chain sparks

Adios Pantalones Posted By Adios Pantalones, Jun 12, 2008 at 1:44 PM

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  1. Adios Pantalones

    Adios Pantalones
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    Was cutting a big dead-standing oak last might and had a PITA time. I saw sparks coming off the cutting chain on a few occasions. I had just sharpened the chain, it had not touched dirt, and the tension was good.

    What causes that? Is it between the chain and the blade? Does that mean some grit got in there from the bark?
     
  2. Adios Pantalones

    Adios Pantalones
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    Nope. No nails. This happened a bit with the last dry oak I cut as well.
     
  3. woodconvert

    woodconvert
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    Was the tree by a dirt road?. I've had that happen when cutting a tree next to a dirt road...the bark holds the road dust (shagbark hickory is brutal that way).

    Is the bar worn?. The bar will wear especially where you cut the most...it'll tend to mushroom. If that's the case flat file the burr off (inside and out).

    Sure you didn't nick a nail or strand of barbed wire?

    Oiler working properly?
     
  4. Jags

    Jags
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    My bet is sand or other grit in the bark and wood. Osage is another bad one for this.
     
  5. RAY_PA

    RAY_PA
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    I'd bet money that is the problem.
     
  6. Adios Pantalones

    Adios Pantalones
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    Since it's been standing dead for almost a year- it may have accumulated dust/dirt under the loosening bark. It's just in my back yard- not near a dirt road. Oiler was working right. I haven't checked the bar for warp/mushrooming in a bit

    Thanks
     
  7. RedRanger

    RedRanger
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    While we are on this subject of sparks. We have forested acreage and I don`t use my chainsaw when we have had a long period of hot dry weather in the summer. A few years ago some sparking did cause a small brush fire that didn`t flare up until a good hour after I had finished bucking. Fortunately, I hadn`t left the property and was able to extinuish it quickly. Just something for ya all to be aware of :coolcheese:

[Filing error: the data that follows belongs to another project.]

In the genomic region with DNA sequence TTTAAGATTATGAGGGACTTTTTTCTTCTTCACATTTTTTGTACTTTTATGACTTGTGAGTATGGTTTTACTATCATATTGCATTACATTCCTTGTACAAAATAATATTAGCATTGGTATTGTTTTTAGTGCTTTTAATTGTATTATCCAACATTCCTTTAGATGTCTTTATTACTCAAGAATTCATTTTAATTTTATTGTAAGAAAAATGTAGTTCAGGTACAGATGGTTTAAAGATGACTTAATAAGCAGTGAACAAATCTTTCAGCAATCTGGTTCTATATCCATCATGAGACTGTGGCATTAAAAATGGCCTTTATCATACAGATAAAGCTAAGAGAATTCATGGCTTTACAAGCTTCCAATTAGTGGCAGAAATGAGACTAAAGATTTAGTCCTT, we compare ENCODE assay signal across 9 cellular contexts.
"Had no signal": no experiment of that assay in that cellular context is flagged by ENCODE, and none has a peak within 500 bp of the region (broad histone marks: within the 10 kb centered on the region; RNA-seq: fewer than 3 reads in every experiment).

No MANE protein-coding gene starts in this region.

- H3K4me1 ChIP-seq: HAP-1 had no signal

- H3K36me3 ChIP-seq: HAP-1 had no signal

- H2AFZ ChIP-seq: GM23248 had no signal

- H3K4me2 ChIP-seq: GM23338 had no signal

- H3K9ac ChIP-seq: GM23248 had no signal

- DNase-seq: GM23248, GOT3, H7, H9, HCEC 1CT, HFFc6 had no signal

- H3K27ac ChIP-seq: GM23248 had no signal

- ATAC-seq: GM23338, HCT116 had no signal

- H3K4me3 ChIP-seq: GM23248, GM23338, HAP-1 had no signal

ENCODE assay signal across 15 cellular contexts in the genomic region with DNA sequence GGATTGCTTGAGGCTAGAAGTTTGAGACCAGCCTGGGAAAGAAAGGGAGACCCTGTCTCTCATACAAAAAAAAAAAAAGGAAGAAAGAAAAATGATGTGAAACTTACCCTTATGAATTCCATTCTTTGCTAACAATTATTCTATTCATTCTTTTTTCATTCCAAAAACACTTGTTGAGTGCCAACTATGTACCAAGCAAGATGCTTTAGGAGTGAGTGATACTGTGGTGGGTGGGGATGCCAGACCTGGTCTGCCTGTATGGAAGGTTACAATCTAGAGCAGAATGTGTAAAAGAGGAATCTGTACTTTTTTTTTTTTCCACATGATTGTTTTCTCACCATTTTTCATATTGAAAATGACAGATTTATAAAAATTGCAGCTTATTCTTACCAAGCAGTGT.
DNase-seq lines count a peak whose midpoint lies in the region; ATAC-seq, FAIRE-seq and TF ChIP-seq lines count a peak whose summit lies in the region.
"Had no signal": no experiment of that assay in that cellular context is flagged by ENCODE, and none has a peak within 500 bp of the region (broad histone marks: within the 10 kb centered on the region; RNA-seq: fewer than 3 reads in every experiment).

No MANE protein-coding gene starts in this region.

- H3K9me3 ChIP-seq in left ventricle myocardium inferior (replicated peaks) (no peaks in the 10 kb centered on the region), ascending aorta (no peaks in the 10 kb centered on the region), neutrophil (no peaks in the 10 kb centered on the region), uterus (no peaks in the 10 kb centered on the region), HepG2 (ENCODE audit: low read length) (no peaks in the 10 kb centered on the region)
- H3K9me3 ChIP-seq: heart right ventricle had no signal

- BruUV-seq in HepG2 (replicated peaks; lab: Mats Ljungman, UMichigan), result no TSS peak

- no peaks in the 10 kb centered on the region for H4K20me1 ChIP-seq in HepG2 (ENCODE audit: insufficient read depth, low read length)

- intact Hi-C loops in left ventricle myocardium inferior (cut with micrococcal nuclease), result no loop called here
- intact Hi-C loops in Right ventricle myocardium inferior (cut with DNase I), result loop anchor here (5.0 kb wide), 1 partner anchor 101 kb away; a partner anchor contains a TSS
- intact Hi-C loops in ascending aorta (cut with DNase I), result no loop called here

8. savageactor7

    savageactor7
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    Well if you hit a nail not only would it spark but you're chain would dull like really fast. After you check the bar hold your chain in a manner where you can look along the drive links on the bottom, rotate around a few times and look for an imperfection or slightly bent one.

    If you cut with a chain looser than specs sometimes it can hop and get bent by the drive sprocket. It can happen through normal use easy enough. When I'm bucking I prefer a slightly looser than SOP chain but when I'm harvesting I keep it at recommended specs or tighter.

    You try carefully re-bend it or file it down...the chain is still good to go btw. Just so you know I'm no rocket scientist at this I'm going by my own experience.
     
  9. Adios Pantalones

    Adios Pantalones
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    No nails, proper tightness on the chain
     
  10. BrotherBart

    BrotherBart
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    Sun dried standing dead oaks don't need nails or anything else in then to eat chains and throw sparks. Once the bark falls off they get hard as rocks. I have three I need to bring down right now that I have put off for two years. The things are like trying to chainsaw granite. I will do it when the chain on ole Yaller gets worn down close to the end of its life.
     
  11. Burd

    Burd
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    Is there a lot of hunter in the area.Our buy chance are you living on and old war zone.Ive heard of old bullets that could lodge in trees and that could kill your chains as well